President Kenyatta rescues debt-stricken coastal hospitals

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The Kilifi county refferal hospital. PHOTO COURTESY

President Uhuru Kenyatta has come to the aid of debt-stricken hospitals in the region that have over the past six months in some instances been forced to operate without drugs and essential medical supplies.

This is after he directed the Kenya Medical Supplies Agency(KEMSA) to waive their debts for three months so as to enable them to buy masks and personal protective equipment for their medical workers.

The medical supplier has in the past been engaged in a push and pull with county governments in the region who owe them huge debts with patients bearing the brunt of the push and pull fiasco with many of them being forced to buy drugs from private pharmacies.

According to data from the agency, Kilifi county is leading as the coastal county with the largest debt at the agency which had hit sh 200 million as of February 2020.

Taita Taveta comes second at 60.2 million while Lamu comes in third at sh 44.7 million.

The Kilifi county referral hospital has in many instances been forced to refer patients to purchase medical drugs from private suppliers.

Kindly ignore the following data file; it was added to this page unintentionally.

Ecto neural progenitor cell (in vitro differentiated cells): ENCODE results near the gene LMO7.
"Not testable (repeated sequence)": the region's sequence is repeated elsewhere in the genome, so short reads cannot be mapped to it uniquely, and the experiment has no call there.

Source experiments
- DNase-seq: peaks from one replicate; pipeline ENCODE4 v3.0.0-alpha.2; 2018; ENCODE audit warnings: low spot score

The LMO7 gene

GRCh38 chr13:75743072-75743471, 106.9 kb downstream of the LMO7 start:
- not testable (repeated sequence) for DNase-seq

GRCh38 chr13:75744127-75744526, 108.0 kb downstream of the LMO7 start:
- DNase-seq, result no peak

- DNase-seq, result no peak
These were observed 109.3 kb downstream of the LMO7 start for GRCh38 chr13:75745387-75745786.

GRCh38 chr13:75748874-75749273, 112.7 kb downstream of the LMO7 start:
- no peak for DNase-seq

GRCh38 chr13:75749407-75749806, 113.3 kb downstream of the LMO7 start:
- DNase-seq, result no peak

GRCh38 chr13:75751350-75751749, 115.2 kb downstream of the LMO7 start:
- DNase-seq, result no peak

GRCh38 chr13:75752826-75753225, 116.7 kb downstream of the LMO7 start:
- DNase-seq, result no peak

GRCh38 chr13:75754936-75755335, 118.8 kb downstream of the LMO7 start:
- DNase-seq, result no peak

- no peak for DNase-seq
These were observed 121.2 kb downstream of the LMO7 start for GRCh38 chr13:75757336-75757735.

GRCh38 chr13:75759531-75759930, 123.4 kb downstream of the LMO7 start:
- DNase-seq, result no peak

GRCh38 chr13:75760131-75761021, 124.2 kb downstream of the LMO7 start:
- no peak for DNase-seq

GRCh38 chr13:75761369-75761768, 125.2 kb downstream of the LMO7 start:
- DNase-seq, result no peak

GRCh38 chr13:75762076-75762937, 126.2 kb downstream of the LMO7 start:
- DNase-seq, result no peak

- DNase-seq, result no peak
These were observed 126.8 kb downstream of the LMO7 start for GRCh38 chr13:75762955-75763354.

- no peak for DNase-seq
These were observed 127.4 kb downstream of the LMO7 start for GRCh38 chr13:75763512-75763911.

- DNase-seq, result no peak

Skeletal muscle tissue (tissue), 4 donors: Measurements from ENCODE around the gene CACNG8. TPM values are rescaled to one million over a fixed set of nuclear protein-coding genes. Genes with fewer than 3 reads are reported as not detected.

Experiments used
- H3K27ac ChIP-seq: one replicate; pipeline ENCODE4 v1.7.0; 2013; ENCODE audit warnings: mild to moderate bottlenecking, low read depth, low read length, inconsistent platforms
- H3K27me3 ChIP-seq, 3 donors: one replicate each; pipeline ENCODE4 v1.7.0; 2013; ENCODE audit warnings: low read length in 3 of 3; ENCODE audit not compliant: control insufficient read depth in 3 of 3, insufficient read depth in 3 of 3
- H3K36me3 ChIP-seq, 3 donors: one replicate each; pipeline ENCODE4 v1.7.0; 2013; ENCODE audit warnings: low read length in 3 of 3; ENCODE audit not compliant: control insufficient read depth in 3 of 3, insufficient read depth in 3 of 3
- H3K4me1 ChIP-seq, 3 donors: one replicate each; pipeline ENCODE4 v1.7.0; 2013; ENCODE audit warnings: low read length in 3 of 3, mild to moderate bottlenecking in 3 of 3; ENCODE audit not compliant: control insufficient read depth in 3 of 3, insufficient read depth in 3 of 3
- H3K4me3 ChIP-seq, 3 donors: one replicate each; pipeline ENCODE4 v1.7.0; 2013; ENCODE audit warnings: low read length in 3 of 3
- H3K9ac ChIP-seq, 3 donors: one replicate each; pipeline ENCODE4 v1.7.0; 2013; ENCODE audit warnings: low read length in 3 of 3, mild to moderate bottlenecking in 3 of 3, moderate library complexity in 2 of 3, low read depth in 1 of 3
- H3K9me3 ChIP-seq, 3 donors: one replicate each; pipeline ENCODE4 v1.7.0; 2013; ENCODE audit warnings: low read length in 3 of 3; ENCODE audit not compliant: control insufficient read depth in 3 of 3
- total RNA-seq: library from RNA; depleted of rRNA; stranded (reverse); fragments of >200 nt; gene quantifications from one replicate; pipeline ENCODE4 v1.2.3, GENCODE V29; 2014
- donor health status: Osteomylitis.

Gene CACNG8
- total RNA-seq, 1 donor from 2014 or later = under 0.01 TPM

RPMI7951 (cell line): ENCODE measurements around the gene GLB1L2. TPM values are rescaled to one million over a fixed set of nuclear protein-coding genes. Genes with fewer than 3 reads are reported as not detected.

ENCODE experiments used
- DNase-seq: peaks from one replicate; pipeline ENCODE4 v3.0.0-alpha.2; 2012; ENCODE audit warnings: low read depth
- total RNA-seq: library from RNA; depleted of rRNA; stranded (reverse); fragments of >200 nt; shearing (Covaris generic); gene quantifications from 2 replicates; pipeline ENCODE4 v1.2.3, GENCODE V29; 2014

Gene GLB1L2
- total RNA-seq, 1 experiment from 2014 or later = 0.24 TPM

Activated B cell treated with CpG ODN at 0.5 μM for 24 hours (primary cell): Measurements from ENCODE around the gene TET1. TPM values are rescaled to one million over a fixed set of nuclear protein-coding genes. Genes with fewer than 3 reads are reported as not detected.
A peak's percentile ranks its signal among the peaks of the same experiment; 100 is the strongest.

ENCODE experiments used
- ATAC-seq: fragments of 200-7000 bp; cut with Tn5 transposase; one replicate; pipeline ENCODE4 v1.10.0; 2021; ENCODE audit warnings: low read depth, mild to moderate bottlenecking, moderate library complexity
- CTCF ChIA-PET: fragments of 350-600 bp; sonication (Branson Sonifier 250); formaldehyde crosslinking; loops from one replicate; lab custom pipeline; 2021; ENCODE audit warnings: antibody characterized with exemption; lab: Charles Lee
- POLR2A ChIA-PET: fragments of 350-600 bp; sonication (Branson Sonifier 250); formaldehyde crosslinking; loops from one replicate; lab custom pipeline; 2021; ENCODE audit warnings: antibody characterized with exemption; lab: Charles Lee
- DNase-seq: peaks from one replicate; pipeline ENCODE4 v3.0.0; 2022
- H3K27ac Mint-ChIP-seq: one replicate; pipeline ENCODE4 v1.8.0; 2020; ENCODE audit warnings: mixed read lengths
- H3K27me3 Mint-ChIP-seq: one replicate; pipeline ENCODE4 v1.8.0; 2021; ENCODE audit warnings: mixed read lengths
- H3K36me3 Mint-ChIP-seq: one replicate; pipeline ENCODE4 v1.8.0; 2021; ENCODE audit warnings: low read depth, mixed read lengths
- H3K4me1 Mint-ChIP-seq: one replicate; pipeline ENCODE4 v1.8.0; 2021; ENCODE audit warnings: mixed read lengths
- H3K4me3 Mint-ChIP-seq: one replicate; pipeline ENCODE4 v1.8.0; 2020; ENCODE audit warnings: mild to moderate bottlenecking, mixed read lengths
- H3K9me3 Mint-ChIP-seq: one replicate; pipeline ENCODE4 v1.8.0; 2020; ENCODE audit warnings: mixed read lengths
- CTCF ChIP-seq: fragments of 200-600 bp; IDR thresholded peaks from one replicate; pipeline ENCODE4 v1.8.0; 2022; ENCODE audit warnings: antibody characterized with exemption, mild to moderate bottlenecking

In 2018, the hospital halted the testing of pregnancy and HIV/Aids for three months over the lack of testing reagents.

Stock-outs cripple laboratory services at Kilifi County referral hospital

Last year, Taita Taveta County was blacklisted over its debt forcing health officials to turn to private suppliers.

Last month, parliament amended the KEMSA law barring counties from purchasing drugs from private suppliers.

This comes just as nine more people tested positive for COVID-19 bringing the total number of people who have tested positive to 234.

He said that the country has so far lost 11 persons to Coronavirus while 53 persons have so far turned negative and discharged from hospital

According to the president, nearly 1000 people are still in quarantine with 256 being in isolation centers.

The president further said that the government will support counties with sh. five billion in order to fight the pandemic by supplementing their already generated funds to cushion vulnerable people and health workers.

The pandemic had sent shockwaves among hospital staff over the refusal of the body to supply medical supplies.

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